Methodology/Principal Findings. We administered two neuropsychological tests, the Continuous Performance Task and the Iowa Gambling Task, to 127 healthy participants to measure their levels of motor, attentional and non-planning impulsivity. Then, these participants were grouped by genotype and gender, and their scores on impulsivity measures were compared. There were no significant differences between group scores on attentional, motor and non-planning impulsivity.
    Conclusions/Significance. Our results suggest that 5-HTTLPR genotype is not significantly associated with subsets of impulsive behavior in a non-clinical sample when measured by neuropsychological tests. These findings are discussed in terms of the sensitivity of neuropsychological tests to detect impulsivity in a non-clinical population and the role of gender and race in the relationship between the 5-HTTLPR and impulsivity.

    Motor learning and music performance: Reflections on concepts and applicability
    Abstract: Introduction to concepts and issues from the field of Motor Learning and its possible applications to Music Performance and its teaching. The paper focus on the comprehension of factors and processes involved in movement production and acquisition, especially those required in the daily practice of instrumentalists, singers and conductors. This article results from a collaboration between the project "Pearls" and "Hot Potatoes" of the Double Bass (sponsored by Brazilian agency CNPq) and GEDAM (Motor Development and Learning Research Group) from The Physical Education School (UFMG).
    Keywords: motor learning, music performance, motor skill, deliberate practice.
    Company http://www.neuroscript.net and work http://www.neuroscript.net/hans_leo_teulings.php on handwriting and drawing movement recording and processing.

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    Nov 2003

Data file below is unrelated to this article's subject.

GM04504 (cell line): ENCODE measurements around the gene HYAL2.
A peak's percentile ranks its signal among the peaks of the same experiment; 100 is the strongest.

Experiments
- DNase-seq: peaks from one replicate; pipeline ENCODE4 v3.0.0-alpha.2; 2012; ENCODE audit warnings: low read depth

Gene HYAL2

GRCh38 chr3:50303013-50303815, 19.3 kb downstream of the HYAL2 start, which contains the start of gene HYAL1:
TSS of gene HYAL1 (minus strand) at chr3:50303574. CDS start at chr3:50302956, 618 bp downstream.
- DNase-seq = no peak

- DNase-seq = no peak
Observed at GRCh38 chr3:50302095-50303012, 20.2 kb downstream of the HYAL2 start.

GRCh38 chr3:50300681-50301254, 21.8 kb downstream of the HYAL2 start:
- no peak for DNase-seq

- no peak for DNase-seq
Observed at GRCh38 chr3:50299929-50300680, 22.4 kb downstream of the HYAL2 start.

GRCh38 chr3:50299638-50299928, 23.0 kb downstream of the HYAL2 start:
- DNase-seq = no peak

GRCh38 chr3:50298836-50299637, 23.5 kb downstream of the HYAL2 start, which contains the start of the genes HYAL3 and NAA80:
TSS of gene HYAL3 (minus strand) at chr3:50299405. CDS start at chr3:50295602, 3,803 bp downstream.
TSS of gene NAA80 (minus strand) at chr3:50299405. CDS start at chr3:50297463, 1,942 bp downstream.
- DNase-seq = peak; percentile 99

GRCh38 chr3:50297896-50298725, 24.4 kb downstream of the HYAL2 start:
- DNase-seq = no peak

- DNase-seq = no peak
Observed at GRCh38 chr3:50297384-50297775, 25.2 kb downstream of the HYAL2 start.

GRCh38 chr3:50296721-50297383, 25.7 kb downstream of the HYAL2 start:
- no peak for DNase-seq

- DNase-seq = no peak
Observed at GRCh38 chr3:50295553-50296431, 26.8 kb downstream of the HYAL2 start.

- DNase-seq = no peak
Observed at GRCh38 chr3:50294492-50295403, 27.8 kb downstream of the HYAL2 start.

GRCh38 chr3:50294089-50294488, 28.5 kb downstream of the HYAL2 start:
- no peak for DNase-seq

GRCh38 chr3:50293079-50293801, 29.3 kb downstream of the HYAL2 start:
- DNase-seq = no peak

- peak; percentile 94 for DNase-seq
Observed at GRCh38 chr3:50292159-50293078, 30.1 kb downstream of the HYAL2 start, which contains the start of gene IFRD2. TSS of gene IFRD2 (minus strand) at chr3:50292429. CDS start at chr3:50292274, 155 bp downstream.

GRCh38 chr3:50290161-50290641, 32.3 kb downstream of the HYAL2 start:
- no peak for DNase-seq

Posts
    3,353

    Guilherme et al. (2012). kinematic analysis of manual aiming on euthymic bipolar ...

    http://www.psy-journal.com/article/P...05471/abstract

    A kinematic analysis of manual aiming control on euthymic bipolar disorder
    Guilherme M. Lage, Leandro F. Malloy-Diniz, Fernando S. Neves, L*via G. Gallo, Alexandre S. Valentini, Humberto Corrêa
    Received 8 April 2012; received in revised form 8 August 2012; accepted 25 September 2012. published online 29 October 2012.

    Motor deficits in tasks that require force steadiness or scaling of movement velocity have been found in bipolar disorder (BD). A potential explanation for these results is the abnormal functioning of the frontostriatal circuitry. We designed this study to investigate the possible impairments in a manual aiming task. Fifteen euthymic BD patients and 15 healthy controls performed 100 trials of a goal-directed manual movement with a non-inking pen on a digitizing tablet. Four different conditions of execution were required. The control condition appeared on the computer screen in 70% of the trials, and the other three conditions, (a) distractor, (b) inhibition of response and (c) higher index of difficulty, each appeared in 10% of the trials. Compared to the controls, the BD patients were less fluent in their movements, relied more heavily on visual feedback to control their manual movements and presented a lower spatial accuracy. We found that motor deficits in euthymic BD were observed in the kinematic analysis of manual aiming. Our findings are consistent with the hypothesis of abnormal functioning of the frontostriatal circuitry in euthymic BD.

    Keywords: Movement disorders, Psychomotor performance, Dyskinesias, Basal ganglia, Bipolar disorder

    PII: S0165-1781(12)00547-1
    doi:10.1016/j.psychres.2012.09.046
    © 2012 Elsevier Ireland Ltd. All rights reserved.
    Company http://www.neuroscript.net and work http://www.neuroscript.net/hans_leo_teulings.php on handwriting and drawing movement recording and processing.